In my office building, there is a “deli” downstairs run by a mid-sized catering company (quotation marks because the image your mind forms of “deli” is nothing like the reality of what’s downstairs). When they first moved in almost a year ago, this seemed like it was going to be a good fit. The previous tenants were a typical coney island, where the food wasn’t great, but it was predictably not great and the staff was friendly and spoke broken English. I only bring it up because the language barriers were often a contentious sticking point when someone received the wrong order, and as long as it wasn’t you, it was pretty funny. The food was also fairly inexpensive, so unless you had dietary restrictions it kinda didn’t matter whose order you got.
Anyway, one day it was there and the next it was closed and locked up tight. Talk about throwing an office building into a DEFCON3-level panic. The rumors ranged from jacked up lease, to health department violations, to INS raids. Any or all of them could have been true, but the fact remained that to eat a lunch we didn’t bring from home, we would actually have to leave the building.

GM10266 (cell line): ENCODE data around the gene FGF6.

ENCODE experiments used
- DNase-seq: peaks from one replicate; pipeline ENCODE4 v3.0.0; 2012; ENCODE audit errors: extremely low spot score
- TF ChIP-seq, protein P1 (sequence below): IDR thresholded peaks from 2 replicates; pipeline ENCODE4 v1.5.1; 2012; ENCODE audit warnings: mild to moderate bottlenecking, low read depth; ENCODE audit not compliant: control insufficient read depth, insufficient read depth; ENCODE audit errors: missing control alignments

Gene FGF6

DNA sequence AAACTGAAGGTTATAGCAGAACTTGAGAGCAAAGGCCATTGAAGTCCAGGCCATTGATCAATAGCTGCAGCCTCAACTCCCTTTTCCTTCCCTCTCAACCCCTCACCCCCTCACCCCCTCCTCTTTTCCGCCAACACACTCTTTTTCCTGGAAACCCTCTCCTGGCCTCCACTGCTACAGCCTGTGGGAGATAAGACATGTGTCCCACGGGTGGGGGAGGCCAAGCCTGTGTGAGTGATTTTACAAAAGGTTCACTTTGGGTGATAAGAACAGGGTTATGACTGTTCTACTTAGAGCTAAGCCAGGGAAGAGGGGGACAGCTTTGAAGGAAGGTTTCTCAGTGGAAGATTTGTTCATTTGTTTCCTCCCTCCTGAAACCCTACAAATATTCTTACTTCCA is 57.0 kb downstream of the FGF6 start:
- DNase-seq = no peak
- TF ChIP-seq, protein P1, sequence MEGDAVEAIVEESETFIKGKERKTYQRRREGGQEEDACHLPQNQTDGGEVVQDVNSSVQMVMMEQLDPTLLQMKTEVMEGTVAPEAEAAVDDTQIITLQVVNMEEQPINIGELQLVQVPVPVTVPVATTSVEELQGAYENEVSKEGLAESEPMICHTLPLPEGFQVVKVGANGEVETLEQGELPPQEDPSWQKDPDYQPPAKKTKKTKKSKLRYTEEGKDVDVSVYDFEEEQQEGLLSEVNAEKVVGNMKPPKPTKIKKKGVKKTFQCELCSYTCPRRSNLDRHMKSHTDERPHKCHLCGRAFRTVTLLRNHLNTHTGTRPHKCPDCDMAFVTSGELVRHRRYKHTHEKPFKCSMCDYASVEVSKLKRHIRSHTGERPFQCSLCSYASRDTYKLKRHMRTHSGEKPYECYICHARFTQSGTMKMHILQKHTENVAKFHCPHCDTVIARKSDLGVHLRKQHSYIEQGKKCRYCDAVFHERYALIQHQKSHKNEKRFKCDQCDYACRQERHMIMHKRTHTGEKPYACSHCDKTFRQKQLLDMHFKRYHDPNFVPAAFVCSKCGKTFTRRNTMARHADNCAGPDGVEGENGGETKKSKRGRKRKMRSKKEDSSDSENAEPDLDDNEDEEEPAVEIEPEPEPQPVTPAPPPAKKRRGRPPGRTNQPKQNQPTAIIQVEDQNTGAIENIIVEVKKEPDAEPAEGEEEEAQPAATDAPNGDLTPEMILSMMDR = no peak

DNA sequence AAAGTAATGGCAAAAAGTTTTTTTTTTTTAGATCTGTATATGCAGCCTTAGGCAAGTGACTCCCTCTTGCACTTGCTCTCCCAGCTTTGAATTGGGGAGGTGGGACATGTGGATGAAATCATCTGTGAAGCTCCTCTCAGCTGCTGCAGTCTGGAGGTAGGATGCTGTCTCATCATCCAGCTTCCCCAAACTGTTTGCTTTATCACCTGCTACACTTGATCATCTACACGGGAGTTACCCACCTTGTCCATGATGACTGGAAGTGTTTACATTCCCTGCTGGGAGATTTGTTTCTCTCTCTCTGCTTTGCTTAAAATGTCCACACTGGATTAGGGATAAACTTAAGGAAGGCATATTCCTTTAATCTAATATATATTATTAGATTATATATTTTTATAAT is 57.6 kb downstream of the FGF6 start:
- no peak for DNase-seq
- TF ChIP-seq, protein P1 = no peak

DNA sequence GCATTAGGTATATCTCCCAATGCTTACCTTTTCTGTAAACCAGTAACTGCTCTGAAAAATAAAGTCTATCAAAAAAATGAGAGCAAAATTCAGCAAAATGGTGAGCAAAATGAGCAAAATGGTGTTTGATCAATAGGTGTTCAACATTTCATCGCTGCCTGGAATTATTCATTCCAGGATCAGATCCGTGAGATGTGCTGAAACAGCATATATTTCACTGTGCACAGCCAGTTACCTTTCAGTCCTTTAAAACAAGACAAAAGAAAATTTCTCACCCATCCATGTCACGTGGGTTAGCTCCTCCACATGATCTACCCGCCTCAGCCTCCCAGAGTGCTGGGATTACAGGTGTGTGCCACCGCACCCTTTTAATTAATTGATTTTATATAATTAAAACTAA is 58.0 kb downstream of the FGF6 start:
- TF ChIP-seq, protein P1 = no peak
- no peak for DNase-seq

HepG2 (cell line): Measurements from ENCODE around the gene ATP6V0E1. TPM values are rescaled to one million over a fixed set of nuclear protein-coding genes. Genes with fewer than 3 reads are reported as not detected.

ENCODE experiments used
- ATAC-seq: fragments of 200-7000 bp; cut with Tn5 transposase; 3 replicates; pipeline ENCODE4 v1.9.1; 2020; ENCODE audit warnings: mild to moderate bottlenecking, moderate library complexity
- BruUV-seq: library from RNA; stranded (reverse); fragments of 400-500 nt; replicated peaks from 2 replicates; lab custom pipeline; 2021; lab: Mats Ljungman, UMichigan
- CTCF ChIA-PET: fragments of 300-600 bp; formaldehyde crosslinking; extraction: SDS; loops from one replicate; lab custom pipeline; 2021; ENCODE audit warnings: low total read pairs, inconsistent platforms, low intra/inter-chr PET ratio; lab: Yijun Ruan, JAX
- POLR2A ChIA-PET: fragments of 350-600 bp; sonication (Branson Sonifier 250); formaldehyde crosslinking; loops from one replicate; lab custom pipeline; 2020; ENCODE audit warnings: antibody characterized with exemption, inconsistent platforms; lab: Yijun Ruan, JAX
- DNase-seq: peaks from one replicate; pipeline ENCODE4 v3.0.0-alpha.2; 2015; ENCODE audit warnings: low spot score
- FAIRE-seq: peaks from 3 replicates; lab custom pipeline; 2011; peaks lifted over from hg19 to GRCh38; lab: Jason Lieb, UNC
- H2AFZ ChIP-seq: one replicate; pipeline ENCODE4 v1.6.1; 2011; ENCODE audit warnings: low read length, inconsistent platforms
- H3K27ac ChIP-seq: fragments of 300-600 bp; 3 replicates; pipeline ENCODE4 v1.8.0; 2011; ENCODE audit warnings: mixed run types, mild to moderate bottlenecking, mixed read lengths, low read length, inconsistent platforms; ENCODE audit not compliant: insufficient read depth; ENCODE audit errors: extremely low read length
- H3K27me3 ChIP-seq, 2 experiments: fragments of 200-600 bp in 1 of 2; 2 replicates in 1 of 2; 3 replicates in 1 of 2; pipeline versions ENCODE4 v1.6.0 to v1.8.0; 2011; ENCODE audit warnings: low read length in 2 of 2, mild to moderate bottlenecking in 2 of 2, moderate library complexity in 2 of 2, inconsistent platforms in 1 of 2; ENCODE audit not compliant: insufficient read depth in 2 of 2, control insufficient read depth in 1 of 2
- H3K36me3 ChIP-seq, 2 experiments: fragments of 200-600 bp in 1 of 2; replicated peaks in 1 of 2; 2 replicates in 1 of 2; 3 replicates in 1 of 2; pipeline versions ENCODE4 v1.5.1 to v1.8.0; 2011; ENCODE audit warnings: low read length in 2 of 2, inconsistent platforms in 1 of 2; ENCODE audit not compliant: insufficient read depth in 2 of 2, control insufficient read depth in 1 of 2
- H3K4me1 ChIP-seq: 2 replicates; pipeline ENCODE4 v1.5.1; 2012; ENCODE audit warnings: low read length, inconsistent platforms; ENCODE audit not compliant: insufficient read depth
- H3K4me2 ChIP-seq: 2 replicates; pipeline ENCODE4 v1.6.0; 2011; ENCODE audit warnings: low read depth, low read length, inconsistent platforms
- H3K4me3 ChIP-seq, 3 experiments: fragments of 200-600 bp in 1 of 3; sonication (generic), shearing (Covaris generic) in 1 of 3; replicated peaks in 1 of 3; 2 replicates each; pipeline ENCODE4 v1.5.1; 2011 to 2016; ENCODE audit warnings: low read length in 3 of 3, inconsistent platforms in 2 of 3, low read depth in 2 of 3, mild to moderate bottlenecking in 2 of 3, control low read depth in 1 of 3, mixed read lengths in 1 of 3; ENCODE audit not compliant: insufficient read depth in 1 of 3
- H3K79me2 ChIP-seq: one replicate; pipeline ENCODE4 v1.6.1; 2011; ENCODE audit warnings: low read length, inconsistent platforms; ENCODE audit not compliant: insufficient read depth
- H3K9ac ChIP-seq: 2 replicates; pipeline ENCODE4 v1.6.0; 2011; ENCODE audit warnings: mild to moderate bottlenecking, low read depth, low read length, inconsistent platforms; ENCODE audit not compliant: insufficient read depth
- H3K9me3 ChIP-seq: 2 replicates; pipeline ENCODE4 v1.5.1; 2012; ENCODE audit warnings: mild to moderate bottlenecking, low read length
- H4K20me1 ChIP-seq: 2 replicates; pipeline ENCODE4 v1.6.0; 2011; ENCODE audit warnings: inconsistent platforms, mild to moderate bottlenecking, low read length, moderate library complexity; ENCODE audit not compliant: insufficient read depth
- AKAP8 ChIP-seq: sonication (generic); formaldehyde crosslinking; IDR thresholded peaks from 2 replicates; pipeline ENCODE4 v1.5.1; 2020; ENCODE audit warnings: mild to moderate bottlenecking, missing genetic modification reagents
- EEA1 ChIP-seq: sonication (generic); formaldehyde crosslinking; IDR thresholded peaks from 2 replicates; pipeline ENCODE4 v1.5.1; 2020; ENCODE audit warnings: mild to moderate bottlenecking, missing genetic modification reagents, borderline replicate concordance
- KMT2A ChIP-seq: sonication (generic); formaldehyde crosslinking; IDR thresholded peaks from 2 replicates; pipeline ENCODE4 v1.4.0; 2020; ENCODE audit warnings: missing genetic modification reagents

People huddled in corners and wept.
A month later the coolers were gone and the walls were painted the burnt orange of a Pinto I once saw abandoned on the side of the road. This was clearly an omen of good tidings.
The “Deli” opened a month after that, shiny and newly carpeted and bustling with sandwich choices, salad choices and proudly serving Starbucks Coffee (bleech). The food was good and reasonably priced and fries came with everything. They began serving grits in the morning and Sushi every Thursday. The crew was relaxed and chatty and they made an effort to know your name. They used clamshells made from recycled material and everything seemed fresh. There were general nods of approval around the office building, despite the deli only being open from 8am until 2pm, half of the seating gone, and no table service. People could live with that. There was peace in the Valley once again.